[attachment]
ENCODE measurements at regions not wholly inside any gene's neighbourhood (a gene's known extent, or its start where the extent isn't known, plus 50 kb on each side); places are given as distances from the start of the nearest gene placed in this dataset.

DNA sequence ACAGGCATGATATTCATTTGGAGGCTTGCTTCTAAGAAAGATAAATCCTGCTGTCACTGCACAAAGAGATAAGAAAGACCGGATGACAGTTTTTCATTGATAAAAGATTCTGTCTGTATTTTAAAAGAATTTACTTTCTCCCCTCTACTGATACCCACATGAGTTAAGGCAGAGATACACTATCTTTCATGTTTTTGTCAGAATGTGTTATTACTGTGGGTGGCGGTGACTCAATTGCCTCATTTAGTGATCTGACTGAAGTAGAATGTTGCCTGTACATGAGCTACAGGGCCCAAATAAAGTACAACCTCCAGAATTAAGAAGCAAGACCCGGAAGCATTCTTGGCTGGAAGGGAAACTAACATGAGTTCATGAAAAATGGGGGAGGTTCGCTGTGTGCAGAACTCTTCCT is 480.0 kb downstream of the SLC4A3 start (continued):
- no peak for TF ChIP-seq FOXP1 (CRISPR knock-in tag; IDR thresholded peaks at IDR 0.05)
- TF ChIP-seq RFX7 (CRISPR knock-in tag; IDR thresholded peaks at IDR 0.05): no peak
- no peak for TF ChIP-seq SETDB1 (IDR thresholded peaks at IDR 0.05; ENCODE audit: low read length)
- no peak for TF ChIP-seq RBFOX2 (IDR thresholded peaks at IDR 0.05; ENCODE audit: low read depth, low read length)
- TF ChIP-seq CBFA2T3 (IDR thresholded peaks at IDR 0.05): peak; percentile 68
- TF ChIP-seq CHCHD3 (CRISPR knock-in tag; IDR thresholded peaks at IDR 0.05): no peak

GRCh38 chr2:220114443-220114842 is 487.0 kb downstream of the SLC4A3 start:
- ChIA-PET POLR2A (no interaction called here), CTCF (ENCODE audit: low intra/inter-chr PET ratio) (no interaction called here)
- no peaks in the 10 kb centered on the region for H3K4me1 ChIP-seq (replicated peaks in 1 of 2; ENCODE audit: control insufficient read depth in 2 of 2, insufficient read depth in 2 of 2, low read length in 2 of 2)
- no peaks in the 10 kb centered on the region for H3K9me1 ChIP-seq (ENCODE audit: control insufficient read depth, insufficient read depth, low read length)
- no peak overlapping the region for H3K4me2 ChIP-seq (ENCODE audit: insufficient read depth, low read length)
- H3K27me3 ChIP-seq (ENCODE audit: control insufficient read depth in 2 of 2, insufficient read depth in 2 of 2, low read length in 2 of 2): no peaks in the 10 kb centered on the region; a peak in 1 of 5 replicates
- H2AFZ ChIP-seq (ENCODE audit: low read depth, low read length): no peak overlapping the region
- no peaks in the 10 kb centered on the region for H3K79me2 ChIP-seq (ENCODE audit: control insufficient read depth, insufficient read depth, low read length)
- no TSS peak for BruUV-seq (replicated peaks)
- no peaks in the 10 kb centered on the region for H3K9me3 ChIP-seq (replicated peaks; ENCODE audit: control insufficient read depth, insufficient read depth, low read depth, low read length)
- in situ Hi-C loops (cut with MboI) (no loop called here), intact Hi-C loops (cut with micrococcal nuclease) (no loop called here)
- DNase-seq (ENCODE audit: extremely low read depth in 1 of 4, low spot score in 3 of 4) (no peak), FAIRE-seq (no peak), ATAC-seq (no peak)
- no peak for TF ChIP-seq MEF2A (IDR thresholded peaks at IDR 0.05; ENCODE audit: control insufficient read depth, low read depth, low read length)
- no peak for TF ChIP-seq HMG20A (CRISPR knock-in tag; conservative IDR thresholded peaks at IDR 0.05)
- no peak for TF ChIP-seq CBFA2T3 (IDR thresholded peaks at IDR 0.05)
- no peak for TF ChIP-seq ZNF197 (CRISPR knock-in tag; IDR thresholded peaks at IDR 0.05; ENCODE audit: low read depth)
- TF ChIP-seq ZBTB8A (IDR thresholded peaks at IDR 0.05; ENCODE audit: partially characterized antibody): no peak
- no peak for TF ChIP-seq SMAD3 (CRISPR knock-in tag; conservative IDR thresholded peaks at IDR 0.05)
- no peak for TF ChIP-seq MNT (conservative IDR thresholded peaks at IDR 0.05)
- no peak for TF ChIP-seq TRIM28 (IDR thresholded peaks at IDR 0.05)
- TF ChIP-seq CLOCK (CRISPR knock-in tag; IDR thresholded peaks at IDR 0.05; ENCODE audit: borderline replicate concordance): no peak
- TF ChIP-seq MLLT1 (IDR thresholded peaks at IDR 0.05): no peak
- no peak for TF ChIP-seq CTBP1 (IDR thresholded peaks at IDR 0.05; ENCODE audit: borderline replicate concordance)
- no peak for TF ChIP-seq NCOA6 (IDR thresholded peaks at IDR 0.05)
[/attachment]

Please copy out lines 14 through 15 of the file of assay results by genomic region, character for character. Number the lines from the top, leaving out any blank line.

- H3K27me3 ChIP-seq (ENCODE audit: control insufficient read depth in 2 of 2, insufficient read depth in 2 of 2, low read length in 2 of 2): no peaks in the 10 kb centered on the region; a peak in 1 of 5 replicates
- H2AFZ ChIP-seq (ENCODE audit: low read depth, low read length): no peak overlapping the region